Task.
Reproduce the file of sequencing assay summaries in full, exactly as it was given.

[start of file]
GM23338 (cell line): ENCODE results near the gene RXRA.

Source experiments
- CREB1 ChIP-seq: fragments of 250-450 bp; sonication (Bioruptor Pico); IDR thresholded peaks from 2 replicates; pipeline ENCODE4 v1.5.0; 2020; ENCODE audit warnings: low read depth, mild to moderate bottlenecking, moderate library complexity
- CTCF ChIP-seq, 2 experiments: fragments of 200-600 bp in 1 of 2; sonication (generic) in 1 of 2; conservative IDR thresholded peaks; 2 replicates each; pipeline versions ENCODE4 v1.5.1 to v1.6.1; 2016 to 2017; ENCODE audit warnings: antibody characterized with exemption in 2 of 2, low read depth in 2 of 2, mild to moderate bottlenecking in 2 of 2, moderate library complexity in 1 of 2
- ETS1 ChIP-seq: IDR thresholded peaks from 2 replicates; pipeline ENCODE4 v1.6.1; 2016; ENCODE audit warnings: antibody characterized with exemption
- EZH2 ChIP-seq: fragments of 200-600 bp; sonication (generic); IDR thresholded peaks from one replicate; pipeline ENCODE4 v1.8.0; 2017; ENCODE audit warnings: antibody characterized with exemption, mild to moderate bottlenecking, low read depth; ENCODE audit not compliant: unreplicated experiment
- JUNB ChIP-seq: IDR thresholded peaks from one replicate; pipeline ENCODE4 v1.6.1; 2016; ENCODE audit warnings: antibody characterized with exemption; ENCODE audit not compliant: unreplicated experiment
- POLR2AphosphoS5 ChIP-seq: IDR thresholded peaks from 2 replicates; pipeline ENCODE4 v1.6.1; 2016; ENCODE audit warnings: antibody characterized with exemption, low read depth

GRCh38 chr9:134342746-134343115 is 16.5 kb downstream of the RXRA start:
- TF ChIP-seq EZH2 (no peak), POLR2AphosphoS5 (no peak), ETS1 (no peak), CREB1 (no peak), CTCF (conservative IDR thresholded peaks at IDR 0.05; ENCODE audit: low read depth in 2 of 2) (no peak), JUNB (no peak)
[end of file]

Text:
GM23338 (cell line): ENCODE results near the gene RXRA.

Source experiments
- CREB1 ChIP-seq: fragments of 250-450 bp; sonication (Bioruptor Pico); IDR thresholded peaks from 2 replicates; pipeline ENCODE4 v1.5.0; 2020; ENCODE audit warnings: low read depth, mild to moderate bottlenecking, moderate library complexity
- CTCF ChIP-seq, 2 experiments: fragments of 200-600 bp in 1 of 2; sonication (generic) in 1 of 2; conservative IDR thresholded peaks; 2 replicates each; pipeline versions ENCODE4 v1.5.1 to v1.6.1; 2016 to 2017; ENCODE audit warnings: antibody characterized with exemption in 2 of 2, low read depth in 2 of 2, mild to moderate bottlenecking in 2 of 2, moderate library complexity in 1 of 2
- ETS1 ChIP-seq: IDR thresholded peaks from 2 replicates; pipeline ENCODE4 v1.6.1; 2016; ENCODE audit warnings: antibody characterized with exemption
- EZH2 ChIP-seq: fragments of 200-600 bp; sonication (generic); IDR thresholded peaks from one replicate; pipeline ENCODE4 v1.8.0; 2017; ENCODE audit warnings: antibody characterized with exemption, mild to moderate bottlenecking, low read depth; ENCODE audit not compliant: unreplicated experiment
- JUNB ChIP-seq: IDR thresholded peaks from one replicate; pipeline ENCODE4 v1.6.1; 2016; ENCODE audit warnings: antibody characterized with exemption; ENCODE audit not compliant: unreplicated experiment
- POLR2AphosphoS5 ChIP-seq: IDR thresholded peaks from 2 replicates; pipeline ENCODE4 v1.6.1; 2016; ENCODE audit warnings: antibody characterized with exemption, low read depth

GRCh38 chr9:134342746-134343115 is 16.5 kb downstream of the RXRA start:
- TF ChIP-seq EZH2 (no peak), POLR2AphosphoS5 (no peak), ETS1 (no peak), CREB1 (no peak), CTCF (conservative IDR thresholded peaks at IDR 0.05; ENCODE audit: low read depth in 2 of 2) (no peak), JUNB (no peak)